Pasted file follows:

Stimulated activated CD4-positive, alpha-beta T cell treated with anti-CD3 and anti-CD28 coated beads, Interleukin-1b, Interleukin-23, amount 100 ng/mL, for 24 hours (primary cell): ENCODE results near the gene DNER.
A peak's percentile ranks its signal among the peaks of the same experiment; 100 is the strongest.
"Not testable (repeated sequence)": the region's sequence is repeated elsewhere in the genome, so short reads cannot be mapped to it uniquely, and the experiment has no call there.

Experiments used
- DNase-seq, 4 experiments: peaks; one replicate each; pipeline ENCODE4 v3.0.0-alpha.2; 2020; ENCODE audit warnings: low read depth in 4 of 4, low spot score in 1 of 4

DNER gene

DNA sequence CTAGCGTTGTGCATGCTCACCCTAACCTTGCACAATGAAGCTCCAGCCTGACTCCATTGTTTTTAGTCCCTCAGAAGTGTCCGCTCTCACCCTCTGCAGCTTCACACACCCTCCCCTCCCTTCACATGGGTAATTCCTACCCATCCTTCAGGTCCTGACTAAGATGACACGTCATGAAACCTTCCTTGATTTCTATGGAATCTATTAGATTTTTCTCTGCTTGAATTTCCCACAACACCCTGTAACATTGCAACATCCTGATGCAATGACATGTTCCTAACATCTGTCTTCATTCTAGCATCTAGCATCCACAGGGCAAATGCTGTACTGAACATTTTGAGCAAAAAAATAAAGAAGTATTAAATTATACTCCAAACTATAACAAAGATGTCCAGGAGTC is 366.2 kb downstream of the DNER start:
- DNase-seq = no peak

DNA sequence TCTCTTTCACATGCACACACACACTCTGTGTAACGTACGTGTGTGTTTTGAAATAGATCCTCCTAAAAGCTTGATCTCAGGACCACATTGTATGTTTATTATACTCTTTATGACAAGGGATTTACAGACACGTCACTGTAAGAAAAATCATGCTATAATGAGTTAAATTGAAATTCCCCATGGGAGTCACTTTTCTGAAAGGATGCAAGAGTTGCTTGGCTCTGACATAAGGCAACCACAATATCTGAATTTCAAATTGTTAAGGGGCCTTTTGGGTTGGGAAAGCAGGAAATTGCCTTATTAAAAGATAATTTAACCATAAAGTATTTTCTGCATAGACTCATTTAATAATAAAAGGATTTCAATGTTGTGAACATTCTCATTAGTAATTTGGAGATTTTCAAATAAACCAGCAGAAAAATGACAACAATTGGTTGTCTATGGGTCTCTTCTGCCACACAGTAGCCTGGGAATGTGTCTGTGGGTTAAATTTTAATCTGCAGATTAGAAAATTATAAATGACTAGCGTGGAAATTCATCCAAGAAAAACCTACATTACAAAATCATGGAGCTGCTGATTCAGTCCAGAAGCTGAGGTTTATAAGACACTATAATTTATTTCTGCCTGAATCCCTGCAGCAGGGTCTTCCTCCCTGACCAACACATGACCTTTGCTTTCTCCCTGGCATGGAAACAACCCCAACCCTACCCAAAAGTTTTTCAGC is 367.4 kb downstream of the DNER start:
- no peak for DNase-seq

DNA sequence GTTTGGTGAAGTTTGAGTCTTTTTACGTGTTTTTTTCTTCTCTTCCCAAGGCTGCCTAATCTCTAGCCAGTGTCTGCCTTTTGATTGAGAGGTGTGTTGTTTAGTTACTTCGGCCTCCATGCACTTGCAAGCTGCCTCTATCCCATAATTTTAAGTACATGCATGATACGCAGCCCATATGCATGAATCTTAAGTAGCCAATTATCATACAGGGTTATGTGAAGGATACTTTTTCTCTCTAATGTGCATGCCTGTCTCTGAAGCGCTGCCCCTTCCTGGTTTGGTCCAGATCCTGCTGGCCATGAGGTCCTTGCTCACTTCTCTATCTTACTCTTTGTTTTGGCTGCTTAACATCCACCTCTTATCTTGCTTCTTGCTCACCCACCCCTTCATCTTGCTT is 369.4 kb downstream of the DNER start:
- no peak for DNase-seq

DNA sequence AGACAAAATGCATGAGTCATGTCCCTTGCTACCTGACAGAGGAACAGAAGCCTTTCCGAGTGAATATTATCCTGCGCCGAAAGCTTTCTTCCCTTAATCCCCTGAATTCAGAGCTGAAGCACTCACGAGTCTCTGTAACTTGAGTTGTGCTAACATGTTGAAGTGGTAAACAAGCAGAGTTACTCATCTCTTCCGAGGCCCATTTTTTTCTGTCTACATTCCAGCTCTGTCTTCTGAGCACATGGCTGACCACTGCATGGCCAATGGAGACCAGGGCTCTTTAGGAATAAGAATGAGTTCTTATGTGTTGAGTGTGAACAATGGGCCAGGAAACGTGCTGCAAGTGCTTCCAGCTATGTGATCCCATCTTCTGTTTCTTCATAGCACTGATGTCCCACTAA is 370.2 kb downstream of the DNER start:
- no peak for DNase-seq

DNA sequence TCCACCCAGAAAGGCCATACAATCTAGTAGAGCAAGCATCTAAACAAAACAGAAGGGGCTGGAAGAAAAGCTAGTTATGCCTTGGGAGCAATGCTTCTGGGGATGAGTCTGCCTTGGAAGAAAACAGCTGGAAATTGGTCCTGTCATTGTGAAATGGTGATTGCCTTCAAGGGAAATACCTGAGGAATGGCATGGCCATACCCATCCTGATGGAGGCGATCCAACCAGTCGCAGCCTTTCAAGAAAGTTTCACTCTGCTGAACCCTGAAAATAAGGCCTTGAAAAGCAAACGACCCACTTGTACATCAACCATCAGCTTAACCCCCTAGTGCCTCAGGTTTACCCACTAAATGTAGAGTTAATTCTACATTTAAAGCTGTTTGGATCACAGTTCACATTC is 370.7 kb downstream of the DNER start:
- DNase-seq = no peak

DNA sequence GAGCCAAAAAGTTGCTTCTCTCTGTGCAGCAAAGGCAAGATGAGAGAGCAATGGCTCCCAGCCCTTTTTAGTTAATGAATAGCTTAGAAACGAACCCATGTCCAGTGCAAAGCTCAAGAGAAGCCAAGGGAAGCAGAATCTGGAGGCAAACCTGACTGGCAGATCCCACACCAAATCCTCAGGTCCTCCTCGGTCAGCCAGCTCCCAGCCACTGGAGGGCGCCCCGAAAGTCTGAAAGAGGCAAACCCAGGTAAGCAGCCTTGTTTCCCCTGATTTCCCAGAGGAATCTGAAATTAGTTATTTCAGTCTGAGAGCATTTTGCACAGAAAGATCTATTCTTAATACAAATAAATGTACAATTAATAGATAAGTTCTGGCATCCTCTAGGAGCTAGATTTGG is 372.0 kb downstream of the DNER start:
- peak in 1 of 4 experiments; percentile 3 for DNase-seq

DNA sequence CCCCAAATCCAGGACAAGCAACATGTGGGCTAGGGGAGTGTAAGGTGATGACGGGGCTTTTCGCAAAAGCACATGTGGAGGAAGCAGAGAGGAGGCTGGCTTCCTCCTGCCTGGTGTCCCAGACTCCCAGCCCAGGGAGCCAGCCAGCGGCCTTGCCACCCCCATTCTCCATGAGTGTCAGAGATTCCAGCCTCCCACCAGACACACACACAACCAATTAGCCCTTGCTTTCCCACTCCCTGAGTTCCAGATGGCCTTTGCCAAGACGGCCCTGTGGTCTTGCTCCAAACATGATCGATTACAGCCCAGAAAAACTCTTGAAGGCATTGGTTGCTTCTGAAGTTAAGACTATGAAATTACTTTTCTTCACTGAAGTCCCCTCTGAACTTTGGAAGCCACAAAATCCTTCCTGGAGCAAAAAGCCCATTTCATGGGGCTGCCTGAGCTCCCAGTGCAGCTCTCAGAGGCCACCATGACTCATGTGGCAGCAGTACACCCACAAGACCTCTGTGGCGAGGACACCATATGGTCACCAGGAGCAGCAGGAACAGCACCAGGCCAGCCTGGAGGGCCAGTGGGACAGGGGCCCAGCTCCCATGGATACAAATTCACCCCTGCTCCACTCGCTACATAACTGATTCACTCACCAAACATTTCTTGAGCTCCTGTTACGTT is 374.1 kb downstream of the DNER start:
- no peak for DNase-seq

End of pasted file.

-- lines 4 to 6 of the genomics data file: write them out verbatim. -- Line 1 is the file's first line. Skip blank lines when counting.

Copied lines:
Experiments used
- DNase-seq, 4 experiments: peaks; one replicate each; pipeline ENCODE4 v3.0.0-alpha.2; 2020; ENCODE audit warnings: low read depth in 4 of 4, low spot score in 1 of 4

DNER gene